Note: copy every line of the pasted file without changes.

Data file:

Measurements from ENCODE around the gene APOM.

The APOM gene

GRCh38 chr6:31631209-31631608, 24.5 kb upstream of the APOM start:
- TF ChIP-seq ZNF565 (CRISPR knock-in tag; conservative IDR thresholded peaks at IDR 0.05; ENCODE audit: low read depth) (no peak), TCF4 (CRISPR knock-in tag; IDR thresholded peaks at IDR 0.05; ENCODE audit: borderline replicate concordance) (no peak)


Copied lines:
Measurements from ENCODE around the gene APOM.

The APOM gene

GRCh38 chr6:31631209-31631608, 24.5 kb upstream of the APOM start:
- TF ChIP-seq ZNF565 (CRISPR knock-in tag; conservative IDR thresholded peaks at IDR 0.05; ENCODE audit: low read depth) (no peak), TCF4 (CRISPR knock-in tag; IDR thresholded peaks at IDR 0.05; ENCODE audit: borderline replicate concordance) (no peak)